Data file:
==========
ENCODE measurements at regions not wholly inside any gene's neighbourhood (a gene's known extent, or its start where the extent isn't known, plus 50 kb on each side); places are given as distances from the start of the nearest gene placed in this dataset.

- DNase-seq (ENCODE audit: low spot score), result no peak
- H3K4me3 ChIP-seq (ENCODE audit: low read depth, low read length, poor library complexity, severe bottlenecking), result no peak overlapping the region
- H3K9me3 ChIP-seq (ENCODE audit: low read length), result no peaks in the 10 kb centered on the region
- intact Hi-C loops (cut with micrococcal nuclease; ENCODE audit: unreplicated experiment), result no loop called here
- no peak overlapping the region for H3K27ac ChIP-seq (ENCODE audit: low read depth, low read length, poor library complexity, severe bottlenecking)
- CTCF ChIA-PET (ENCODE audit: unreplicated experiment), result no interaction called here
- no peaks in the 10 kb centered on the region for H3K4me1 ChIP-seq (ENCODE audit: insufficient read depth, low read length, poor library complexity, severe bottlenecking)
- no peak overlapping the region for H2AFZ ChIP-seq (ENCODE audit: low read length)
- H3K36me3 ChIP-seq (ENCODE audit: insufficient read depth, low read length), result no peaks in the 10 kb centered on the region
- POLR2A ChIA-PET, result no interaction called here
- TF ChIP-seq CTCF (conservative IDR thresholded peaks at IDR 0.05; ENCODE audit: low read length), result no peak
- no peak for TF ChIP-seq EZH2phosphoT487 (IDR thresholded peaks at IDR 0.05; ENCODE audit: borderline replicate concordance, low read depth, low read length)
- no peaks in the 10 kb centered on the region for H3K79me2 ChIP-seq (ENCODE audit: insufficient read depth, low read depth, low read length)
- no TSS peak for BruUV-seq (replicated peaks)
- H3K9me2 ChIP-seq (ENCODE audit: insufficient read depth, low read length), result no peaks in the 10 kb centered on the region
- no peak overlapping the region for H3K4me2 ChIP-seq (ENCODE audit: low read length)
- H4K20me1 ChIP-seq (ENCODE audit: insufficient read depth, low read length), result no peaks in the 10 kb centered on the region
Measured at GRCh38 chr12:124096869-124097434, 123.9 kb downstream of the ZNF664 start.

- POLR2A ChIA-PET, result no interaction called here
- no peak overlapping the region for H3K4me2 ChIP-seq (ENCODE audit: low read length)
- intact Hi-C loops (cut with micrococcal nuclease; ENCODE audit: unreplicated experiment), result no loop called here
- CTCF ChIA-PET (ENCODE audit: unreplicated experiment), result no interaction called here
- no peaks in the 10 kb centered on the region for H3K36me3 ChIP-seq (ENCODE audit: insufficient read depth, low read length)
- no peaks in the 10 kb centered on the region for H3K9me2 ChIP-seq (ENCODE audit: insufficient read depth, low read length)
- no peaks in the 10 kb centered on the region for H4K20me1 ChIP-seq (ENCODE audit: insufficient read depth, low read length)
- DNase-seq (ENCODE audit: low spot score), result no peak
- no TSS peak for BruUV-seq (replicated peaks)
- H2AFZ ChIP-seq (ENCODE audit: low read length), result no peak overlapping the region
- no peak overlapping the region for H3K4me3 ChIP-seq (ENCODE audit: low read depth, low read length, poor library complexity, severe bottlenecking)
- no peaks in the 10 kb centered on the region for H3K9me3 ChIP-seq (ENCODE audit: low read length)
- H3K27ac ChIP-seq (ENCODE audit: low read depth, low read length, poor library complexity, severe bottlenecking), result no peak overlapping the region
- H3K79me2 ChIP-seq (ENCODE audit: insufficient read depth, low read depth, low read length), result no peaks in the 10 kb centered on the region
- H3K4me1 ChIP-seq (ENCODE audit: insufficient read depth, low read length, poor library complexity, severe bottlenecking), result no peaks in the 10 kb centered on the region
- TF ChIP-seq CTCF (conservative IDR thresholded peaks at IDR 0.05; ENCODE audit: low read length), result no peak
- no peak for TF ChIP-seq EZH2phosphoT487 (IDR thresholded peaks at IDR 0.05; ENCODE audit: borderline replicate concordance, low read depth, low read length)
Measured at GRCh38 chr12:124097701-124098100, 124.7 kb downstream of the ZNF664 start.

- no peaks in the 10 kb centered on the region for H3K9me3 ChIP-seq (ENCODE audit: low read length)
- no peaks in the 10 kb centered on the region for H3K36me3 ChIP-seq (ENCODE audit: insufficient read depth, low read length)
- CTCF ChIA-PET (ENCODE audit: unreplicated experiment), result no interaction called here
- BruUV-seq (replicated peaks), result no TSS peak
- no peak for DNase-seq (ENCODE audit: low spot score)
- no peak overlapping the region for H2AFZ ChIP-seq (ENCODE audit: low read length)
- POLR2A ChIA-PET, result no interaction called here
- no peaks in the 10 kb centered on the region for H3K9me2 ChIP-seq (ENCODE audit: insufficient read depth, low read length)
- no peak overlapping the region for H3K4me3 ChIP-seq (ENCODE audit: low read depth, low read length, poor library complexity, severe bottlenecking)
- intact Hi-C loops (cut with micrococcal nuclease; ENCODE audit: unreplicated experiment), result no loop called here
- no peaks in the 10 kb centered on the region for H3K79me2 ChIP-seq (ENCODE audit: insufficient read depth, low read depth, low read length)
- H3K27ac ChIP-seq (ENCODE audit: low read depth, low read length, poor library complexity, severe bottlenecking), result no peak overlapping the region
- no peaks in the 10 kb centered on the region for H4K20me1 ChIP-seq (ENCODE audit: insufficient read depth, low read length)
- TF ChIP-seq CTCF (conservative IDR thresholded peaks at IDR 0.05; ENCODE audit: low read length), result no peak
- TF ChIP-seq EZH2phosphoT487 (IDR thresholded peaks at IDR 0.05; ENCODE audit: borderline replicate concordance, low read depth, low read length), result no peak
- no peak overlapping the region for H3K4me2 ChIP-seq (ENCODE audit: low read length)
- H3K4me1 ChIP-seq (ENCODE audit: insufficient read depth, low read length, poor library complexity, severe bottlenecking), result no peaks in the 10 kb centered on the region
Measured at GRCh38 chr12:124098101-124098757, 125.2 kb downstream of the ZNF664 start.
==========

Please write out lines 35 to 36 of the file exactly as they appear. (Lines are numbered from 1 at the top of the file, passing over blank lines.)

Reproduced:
- TF ChIP-seq CTCF (conservative IDR thresholded peaks at IDR 0.05; ENCODE audit: low read length), result no peak
- no peak for TF ChIP-seq EZH2phosphoT487 (IDR thresholded peaks at IDR 0.05; ENCODE audit: borderline replicate concordance, low read depth, low read length)